Mistake #1. Planning without involving a material handling systems integrator early enough in the process. Since a distribution center's primary function involves material storage, picking and handling processes and systems, the overall planning for a new facility should include and incorporate these functions from the start.
While this may seem obvious, it doesn't occur as frequently as might be expected. Rather than a deliberate oversight, it often results from focusing on getting the project underway -- permitting for the building, obtaining construction bids and starting to show physical evidence the project is underway (turning the dirt).
However, there's a major benefit to concurrent planning and careful coordination between the design of the facility and the material handling system requirements. The key is making certain every aspect of the facility is laid out and engineered properly from the start, so that all functions integrate seamlessly with the building design and fit like a round peg in a round hole, as opposed to trying to force the proverbial square peg in the round hole. While it can sometimes be done, it's never the right solution.
By not involving the systems integrator with the architect and the contractor with the layout design for the facility, the integrator can often be faced with problems such as insufficient turning radii for lift vehicles, travel aisles that are either too narrow or too wide, building column placement that results in less than optimal layout of pallet racks and space utilization, misplaced power sources, improperly sized roof joists (needed to support overhead conveyor), slab designs that do not account for required mezzanine footers, ceiling heights that are either a hair too low to get an additional pallet position, or a hair too high such that an additional pallet position could not be accessed by the forklifts. This leaves management suddenly realizing, "we're stuck." Additionally, another critical element in the design of the building and the material handling equipment inside it is the satisfaction of emergency egress codes. The location of conveyor paths, multi-story pick modules and pallet rack aisles all affect the location of the personnel exit doors. If the design of the material handling system and the building are done independently, then the operational flow of the material inside the building might be sacrificed due to last minute changes needed to satisfy emergency egress requirements.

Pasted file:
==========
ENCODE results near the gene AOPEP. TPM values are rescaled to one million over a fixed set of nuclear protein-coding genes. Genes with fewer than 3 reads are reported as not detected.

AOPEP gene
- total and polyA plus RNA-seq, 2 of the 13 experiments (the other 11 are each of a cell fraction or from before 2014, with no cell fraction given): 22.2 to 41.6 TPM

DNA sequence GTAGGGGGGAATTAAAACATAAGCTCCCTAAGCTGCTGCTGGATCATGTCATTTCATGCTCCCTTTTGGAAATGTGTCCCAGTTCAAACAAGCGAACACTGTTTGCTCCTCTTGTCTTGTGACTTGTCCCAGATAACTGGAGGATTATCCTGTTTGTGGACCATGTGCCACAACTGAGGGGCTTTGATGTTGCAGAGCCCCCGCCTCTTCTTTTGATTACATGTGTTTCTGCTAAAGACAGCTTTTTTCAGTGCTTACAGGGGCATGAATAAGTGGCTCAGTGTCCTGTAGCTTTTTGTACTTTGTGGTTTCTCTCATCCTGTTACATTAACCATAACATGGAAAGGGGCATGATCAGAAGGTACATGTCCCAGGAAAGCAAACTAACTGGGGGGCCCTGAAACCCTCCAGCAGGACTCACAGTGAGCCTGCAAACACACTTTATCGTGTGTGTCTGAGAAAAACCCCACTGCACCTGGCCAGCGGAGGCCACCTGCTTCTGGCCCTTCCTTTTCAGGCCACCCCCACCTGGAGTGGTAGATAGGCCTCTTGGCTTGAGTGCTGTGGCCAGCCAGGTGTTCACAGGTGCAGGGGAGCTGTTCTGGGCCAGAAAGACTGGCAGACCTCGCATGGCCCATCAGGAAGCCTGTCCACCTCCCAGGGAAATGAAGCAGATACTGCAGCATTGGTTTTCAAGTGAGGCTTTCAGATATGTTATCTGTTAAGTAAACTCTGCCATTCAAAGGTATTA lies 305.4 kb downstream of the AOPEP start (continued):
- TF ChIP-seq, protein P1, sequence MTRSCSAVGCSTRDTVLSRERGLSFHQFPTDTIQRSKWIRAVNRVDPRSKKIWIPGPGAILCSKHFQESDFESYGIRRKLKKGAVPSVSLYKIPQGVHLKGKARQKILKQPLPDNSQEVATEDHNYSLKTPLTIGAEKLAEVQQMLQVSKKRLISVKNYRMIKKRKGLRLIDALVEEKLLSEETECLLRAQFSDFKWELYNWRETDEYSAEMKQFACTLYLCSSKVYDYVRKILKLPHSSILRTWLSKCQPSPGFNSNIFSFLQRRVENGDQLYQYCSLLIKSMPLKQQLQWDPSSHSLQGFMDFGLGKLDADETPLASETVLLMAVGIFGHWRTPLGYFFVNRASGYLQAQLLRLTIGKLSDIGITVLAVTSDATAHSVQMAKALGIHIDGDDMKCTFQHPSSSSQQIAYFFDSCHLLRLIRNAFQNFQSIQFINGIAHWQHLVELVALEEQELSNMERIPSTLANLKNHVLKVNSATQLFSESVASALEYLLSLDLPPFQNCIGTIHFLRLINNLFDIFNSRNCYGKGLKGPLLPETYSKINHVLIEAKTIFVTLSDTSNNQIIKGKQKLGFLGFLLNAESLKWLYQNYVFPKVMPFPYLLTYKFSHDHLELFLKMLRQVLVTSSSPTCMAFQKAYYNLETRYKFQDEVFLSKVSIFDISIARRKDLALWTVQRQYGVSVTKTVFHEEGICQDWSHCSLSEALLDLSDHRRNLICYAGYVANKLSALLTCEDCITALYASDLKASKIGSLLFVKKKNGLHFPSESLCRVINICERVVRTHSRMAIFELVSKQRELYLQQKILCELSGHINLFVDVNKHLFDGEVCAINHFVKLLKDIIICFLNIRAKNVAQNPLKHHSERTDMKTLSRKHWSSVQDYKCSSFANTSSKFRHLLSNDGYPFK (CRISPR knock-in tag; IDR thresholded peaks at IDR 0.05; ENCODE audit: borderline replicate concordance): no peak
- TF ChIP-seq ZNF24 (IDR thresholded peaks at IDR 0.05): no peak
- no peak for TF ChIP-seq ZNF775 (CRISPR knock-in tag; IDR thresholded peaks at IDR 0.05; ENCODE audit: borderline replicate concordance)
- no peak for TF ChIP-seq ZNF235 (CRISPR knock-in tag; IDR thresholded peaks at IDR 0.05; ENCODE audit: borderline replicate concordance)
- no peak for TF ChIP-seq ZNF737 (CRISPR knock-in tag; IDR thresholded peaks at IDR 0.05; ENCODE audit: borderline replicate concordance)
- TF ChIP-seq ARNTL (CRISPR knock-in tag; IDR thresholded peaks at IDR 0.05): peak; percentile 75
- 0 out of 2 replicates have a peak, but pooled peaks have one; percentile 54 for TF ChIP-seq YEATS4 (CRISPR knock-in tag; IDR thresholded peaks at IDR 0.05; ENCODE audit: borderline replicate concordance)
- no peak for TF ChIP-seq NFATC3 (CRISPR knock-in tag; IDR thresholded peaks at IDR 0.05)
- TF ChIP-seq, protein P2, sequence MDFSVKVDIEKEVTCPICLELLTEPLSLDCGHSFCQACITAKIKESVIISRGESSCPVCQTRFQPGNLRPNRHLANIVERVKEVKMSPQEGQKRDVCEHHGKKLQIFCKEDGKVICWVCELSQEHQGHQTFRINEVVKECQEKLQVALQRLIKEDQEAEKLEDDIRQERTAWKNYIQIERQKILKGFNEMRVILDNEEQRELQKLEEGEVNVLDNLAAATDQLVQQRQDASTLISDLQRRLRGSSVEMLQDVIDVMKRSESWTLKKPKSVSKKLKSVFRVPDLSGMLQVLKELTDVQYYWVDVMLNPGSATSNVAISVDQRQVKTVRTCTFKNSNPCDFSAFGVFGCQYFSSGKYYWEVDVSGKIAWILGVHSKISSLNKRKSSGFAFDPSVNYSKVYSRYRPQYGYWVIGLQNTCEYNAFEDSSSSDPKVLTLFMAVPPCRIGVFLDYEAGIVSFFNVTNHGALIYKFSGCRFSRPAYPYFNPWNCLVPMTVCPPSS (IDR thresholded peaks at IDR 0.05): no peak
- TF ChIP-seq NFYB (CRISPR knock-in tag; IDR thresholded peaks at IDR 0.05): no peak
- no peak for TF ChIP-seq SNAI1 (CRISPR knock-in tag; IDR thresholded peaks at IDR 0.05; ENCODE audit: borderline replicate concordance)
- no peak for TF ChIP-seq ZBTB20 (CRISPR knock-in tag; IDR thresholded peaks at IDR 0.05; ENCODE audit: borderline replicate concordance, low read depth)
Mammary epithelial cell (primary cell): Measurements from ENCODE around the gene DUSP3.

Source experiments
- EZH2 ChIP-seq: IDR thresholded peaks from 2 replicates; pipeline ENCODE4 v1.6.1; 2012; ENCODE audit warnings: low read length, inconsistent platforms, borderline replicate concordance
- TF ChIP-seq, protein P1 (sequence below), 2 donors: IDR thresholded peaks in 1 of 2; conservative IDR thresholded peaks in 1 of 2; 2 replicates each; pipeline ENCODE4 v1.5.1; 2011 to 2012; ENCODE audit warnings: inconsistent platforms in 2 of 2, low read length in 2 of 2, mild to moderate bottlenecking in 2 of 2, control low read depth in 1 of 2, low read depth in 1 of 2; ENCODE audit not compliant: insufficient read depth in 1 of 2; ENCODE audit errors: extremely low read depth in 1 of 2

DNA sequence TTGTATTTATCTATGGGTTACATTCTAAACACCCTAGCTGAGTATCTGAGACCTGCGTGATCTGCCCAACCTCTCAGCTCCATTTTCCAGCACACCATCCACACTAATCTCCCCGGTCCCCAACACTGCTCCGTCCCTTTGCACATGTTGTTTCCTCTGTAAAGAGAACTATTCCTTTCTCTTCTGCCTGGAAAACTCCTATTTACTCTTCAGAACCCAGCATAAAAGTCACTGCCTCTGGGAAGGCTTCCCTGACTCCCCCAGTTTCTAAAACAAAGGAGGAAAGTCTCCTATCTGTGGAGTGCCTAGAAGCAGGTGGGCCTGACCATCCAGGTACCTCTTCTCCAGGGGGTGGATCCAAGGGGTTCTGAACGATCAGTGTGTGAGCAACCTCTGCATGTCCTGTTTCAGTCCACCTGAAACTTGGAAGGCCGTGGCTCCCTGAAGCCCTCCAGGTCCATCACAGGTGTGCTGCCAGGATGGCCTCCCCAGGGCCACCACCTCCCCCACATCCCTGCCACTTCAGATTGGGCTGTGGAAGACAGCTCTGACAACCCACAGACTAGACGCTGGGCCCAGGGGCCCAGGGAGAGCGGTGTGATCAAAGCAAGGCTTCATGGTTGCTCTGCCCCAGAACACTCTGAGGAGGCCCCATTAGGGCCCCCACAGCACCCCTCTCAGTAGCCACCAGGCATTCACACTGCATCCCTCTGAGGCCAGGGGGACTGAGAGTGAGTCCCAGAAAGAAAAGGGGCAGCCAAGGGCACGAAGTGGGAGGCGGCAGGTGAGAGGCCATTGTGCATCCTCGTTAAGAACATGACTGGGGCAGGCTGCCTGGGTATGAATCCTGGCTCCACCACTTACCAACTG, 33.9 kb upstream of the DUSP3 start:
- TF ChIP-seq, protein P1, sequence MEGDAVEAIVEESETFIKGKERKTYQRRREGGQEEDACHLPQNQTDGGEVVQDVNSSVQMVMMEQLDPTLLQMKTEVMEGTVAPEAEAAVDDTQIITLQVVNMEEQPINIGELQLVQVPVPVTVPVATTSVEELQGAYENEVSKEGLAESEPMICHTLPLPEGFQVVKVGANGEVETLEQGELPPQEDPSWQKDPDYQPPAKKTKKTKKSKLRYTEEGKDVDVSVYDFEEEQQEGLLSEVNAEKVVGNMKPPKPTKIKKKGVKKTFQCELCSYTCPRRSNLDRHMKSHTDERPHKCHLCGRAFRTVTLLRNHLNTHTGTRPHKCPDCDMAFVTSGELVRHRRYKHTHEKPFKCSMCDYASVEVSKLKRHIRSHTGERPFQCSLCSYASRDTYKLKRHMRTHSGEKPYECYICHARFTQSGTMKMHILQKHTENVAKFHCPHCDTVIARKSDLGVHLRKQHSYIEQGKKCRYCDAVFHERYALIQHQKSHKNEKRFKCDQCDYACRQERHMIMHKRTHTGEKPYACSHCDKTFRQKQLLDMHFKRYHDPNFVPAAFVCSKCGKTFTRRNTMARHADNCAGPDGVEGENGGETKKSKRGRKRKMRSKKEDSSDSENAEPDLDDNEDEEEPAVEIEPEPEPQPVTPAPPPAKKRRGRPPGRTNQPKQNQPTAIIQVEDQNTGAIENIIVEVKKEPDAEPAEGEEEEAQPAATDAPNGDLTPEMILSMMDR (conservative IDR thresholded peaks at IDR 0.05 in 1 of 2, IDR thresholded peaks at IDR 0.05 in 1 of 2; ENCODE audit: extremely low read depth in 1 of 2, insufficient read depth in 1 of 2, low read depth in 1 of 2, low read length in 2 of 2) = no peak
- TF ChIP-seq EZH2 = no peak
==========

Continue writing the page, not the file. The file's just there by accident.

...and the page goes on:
“As part of the manufacturing and distribution supply chain, we see projects of all shapes and sizes, but the most successful of those projects occur when a material handling systems integrator is involved from the beginning,” shares Phillip Poston of Hytrol. “The use of an automated conveyor system gives the client the ability to decrease labor and foot traffic throughout their facility. These benefits can be seen both in the company’s safety standards as well as their ROI.”
One architect points out that the focus is often on the building itself and everything involved with getting into the ground; while the material handling providers may not be called in until after the plans have been approved and the contracts are signed. Once those are out of the way, then the owner's attention moves to material handling considerations.
At that point, the placement of columns, footers, joist spans, clear heights and utilities may need to be re-engineered to accommodate the material handling equipment, creating undesirable delays and costly change orders. The preferred practice is to have the material handling provider onboard at the start of the project, along with the architects.
But it's not just architects. The contractor is also an equally important factor in the overall equation. Cameron Pinzke, Vice President of St. Louis, Mo.-based ARCO National Construction Company, has overseen the construction of a substantial number of distribution centers and warehouse facilities. "Having the systems integrator phased into the construction process is a positive move since it only helps in coordinating such tasks as power location, lighting layout, and the placement of the fire suppression system," says Pinzke.
"It's also to the owner's advantage because it can be helpful when choosing the overall shape of the building, whether it should be rectangular, or square, where the pick area should be, and so forth," he adds.
Pinzke says of all the projects he has worked on, only about half of his customers have involved a systems integrator in the earliest stages. And some have paid the penalty. "If a problem arises it could easily delay when they can start shipping product out," offers Pinzke. "You might have to start making adjustments to the building, like moving power sources, cutting the floor, all of which can be very costly."
Upon completion of a multi-million dollar distribution project, our client shared his sentiment on involving TriFactor from the beginning. The Vice President shared, “In fact, if I were to do the project all over again, I would involve TriFactor even earlier than we did when we were establishing concepts, budgets and timelines. Your engineering group has dedicated professionals whose experience should be leveraged from the first moment a complex project such as ours is conceived.”
Having the integrator involved early can result in improved space utilization and storage efficiencies, which result in productivity and throughput benefits.